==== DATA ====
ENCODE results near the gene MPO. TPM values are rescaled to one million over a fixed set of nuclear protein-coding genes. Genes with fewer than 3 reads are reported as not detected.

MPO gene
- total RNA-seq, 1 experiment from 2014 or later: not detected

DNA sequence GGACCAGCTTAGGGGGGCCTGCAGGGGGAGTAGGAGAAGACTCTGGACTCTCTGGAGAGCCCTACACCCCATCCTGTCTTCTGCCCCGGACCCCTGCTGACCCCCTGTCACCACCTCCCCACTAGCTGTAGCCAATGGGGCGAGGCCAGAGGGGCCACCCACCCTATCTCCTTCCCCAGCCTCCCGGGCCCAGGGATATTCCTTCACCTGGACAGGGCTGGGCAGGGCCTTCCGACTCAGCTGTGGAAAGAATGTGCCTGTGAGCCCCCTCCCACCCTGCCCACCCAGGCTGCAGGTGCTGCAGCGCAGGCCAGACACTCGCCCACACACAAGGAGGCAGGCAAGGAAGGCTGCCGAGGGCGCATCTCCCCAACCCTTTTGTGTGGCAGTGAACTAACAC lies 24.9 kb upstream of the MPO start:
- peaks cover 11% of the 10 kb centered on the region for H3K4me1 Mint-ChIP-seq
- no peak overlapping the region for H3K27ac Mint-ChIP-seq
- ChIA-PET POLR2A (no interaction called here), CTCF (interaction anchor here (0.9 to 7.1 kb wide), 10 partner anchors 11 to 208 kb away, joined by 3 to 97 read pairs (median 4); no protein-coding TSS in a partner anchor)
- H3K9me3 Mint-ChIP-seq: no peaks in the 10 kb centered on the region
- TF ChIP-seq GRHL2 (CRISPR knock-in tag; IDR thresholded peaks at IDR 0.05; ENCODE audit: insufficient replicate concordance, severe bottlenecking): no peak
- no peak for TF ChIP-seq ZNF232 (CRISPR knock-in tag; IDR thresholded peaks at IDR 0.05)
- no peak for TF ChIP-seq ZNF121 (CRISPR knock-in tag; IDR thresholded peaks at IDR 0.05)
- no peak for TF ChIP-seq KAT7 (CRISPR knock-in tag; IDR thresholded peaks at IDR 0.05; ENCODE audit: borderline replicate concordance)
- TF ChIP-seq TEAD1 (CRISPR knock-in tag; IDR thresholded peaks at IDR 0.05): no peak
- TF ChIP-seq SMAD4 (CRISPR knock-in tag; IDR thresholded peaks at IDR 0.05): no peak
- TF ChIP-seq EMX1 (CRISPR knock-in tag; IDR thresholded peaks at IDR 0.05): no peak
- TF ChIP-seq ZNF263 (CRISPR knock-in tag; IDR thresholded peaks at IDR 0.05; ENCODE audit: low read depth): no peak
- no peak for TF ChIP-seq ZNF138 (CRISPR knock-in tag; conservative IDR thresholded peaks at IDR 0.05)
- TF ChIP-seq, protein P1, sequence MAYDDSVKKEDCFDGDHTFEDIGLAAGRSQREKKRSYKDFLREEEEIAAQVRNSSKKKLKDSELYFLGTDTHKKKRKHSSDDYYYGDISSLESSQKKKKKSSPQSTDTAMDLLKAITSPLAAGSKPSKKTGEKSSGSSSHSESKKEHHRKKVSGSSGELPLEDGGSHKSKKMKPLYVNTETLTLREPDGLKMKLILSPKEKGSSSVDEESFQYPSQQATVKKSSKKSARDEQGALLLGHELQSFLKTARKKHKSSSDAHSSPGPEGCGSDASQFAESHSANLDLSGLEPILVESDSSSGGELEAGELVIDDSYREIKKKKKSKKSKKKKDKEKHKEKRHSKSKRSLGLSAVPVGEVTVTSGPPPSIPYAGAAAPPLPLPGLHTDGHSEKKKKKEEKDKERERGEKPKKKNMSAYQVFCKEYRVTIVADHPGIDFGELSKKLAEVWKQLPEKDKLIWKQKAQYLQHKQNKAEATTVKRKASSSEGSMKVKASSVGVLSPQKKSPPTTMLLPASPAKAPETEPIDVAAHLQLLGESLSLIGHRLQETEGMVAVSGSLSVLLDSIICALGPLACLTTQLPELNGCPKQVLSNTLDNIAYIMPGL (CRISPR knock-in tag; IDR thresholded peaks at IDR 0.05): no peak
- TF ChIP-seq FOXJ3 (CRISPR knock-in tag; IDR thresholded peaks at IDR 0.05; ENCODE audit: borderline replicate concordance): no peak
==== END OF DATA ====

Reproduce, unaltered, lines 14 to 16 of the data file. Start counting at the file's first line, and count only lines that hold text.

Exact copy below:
- TF ChIP-seq SMAD4 (CRISPR knock-in tag; IDR thresholded peaks at IDR 0.05): no peak
- TF ChIP-seq EMX1 (CRISPR knock-in tag; IDR thresholded peaks at IDR 0.05): no peak
- TF ChIP-seq ZNF263 (CRISPR knock-in tag; IDR thresholded peaks at IDR 0.05; ENCODE audit: low read depth): no peak